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Ask a Muslim: Why can’t the Quran touch the ground?


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Q: Why can’t the Quran touch the ground?

This was a rather difficult question for me to answer. Suppose you came from a culture that accords respect to elders (grandparents, parents, aunts and uncles, older siblings etc… you get the picture), teachers and bosses (they are always 30 feet taller than us mere mortals!). Now imagine holding something that is considered to be the direct word of God— you cannot hold it unless you have conducted ablutions, covered your head appropriately etc. My grandmother would never sit with the Quran lower than her when reciting from it, and we were taught never to sit with our feet pointing toward it.

Then, there are those who pick it up and read through it as a reference book, no ceremony involved. I have often seen people use it as a headrest during my visits to the Prophet’s mosque in Medina; it is placed on the ground while the reader, exhausted by the rigors of pilgrimage, grabs a quick nap using the Quran as a pillow, ensuring his place holder isn’t lost and he will be able to continue his recitation from where he stopped before his nap.

After talking to several people who are Muslim, and from different parts of the world, the conclusion I came to is that the Quran is a respected book, a holy book, and therefore, you would treat it with respect. My son came up with this analogy of the American flag— if you respect the American flag, you take pains to follow the rules and protocol associated with hoisting it. You don’t disrespect it, don’t let it touch the ground, don’t go out of your way to be disrespectful toward it. Culture plays a large part in rituals and representations. The Quran is the physical representation of the Muslim faith.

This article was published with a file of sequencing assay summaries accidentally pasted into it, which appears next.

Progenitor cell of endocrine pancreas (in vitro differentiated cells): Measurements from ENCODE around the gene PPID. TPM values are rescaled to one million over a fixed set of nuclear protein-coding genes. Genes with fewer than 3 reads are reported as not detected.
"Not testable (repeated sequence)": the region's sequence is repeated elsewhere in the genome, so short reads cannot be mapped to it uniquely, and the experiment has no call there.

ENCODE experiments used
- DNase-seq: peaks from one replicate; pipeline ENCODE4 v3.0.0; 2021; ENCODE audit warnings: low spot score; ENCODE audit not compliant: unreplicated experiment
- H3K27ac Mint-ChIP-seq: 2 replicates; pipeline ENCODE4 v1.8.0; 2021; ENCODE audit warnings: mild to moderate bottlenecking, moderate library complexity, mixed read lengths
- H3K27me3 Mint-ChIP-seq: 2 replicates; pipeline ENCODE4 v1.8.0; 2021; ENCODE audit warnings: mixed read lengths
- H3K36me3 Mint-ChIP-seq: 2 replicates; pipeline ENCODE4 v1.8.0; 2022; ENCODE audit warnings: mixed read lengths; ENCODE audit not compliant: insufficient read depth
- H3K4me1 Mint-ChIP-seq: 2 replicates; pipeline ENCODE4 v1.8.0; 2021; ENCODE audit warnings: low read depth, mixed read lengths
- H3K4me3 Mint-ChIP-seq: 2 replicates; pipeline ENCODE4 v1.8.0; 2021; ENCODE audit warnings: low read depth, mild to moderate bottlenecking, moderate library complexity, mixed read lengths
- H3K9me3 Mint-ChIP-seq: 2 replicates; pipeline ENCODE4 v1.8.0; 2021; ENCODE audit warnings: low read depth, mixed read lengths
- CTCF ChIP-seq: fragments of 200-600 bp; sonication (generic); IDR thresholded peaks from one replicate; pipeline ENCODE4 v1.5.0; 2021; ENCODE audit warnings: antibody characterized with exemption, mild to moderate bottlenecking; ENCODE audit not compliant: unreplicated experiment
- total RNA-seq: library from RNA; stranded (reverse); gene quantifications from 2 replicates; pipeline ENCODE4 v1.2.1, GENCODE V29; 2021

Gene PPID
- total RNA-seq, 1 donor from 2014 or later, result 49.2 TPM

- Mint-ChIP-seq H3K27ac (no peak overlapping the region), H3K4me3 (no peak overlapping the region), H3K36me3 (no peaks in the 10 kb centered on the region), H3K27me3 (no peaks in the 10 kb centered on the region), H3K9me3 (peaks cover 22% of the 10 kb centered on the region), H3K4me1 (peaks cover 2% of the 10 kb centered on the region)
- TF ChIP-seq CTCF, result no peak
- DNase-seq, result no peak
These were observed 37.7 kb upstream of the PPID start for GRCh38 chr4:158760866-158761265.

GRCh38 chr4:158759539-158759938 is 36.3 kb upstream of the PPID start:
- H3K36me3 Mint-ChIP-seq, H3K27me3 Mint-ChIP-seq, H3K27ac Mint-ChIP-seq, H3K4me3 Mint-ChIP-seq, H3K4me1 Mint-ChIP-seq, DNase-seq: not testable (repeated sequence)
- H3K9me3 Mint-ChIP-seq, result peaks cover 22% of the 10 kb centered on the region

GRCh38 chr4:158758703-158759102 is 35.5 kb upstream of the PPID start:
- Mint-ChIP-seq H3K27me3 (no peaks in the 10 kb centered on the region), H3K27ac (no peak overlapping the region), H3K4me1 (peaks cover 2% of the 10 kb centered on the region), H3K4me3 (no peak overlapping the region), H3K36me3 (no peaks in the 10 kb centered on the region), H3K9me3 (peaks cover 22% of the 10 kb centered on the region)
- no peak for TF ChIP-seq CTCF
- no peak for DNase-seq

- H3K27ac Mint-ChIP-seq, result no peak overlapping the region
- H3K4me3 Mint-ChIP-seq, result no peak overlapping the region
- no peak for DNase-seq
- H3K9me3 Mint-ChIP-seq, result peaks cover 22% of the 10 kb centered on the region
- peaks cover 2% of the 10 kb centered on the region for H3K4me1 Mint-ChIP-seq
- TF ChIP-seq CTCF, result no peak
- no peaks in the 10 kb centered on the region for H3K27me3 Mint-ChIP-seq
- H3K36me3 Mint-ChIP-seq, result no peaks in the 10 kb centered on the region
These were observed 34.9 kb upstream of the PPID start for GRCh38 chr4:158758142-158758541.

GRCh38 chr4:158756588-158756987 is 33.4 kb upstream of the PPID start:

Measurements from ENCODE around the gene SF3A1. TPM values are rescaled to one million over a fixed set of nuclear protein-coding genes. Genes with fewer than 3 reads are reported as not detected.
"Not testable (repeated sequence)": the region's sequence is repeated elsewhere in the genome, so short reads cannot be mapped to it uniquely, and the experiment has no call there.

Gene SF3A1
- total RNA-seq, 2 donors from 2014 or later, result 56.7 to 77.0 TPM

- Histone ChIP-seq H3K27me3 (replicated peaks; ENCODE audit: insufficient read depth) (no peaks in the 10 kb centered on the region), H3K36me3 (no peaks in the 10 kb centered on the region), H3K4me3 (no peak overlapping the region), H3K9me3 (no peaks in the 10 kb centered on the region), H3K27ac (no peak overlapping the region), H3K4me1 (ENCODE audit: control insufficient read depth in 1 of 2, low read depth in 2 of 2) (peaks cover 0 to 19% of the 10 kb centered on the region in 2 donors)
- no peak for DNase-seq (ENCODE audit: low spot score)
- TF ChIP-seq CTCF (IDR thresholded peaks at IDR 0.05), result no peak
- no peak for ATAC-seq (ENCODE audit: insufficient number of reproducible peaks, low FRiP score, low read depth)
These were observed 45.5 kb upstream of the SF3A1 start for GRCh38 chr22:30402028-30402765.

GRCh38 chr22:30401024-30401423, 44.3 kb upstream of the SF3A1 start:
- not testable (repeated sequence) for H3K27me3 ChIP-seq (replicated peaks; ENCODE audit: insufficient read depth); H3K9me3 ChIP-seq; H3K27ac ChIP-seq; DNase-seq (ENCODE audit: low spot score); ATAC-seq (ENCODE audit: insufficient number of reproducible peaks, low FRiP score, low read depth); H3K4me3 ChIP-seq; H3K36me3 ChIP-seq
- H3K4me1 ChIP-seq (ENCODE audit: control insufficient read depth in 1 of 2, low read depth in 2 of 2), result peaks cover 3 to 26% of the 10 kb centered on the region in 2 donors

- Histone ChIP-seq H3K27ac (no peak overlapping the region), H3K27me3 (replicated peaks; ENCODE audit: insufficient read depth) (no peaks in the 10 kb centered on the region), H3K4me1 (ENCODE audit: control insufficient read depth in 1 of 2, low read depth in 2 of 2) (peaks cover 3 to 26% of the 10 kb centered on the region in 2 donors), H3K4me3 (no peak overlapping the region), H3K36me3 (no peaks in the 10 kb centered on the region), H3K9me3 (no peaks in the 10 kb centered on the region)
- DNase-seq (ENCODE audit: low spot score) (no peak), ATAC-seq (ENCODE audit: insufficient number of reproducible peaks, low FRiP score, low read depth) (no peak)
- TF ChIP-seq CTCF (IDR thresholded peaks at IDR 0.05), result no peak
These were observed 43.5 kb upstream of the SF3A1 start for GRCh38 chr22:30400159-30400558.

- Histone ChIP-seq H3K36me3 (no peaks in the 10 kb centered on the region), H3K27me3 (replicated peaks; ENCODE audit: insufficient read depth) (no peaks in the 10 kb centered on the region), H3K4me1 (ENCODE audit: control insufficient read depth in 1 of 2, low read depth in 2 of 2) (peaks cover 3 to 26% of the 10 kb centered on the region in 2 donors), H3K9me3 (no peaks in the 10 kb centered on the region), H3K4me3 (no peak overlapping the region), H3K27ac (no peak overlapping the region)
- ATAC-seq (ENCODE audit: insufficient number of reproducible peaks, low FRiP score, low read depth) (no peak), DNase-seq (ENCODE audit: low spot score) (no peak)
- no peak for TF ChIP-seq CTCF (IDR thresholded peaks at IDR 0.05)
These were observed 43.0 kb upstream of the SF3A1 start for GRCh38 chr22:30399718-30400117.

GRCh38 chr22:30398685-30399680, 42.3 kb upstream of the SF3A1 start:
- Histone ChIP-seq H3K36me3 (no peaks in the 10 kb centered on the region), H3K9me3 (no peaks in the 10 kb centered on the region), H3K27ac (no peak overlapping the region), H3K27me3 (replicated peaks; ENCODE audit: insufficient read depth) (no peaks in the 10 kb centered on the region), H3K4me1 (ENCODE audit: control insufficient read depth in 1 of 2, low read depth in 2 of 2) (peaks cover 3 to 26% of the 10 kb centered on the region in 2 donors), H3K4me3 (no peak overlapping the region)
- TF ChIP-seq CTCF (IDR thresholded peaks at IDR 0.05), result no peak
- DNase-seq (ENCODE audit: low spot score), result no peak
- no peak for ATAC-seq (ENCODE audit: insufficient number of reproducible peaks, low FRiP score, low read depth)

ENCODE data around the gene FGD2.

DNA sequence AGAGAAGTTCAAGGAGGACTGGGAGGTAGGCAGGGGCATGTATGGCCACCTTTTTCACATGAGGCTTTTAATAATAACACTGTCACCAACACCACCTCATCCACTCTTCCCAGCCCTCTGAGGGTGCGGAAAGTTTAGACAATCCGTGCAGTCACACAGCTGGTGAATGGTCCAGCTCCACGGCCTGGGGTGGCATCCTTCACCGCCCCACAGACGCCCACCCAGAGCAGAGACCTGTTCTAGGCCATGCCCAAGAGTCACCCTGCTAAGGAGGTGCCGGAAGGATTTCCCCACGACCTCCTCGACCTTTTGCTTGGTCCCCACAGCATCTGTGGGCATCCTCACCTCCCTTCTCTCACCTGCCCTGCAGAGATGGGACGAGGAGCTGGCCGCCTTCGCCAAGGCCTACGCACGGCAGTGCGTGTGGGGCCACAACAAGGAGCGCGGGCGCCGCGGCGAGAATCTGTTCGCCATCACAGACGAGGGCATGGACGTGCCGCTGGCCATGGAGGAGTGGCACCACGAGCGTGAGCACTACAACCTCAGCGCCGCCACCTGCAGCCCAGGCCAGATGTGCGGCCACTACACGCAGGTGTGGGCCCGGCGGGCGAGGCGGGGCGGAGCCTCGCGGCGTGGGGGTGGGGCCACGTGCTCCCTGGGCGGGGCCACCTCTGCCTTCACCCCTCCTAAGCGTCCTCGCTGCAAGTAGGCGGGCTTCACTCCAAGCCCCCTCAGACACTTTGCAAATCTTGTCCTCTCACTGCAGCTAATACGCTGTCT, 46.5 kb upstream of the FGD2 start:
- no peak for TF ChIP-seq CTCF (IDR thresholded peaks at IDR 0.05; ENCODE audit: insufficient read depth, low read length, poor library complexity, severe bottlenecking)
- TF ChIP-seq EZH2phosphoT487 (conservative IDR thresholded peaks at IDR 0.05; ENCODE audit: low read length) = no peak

While many consider it to be just a book, there are others who, out of respect, do not allow it to touch the ground. It is up to the individual how they choose to handle the concept, but there is no decree that specifies that the Quran cannot touch the ground.

Naghmana Ahmed-Sherazi
Naghmana Ahmed-Sherazi
Naghmana Ahmed-Sherazi moved to Spokane about four years ago with her son. Coming from a huge bustling metropolis like Houston with its varied and diverse micro-cultural communities, she said it was interesting to see people's reactions when they met her or her son. She said she has so far loved living in Spokane with its four seasons and unique landscape. Originally from Karachi, Pakistan, she has had the good fortune of travelling since an early age and has had education on four different continents. She considers herself a global citizen.


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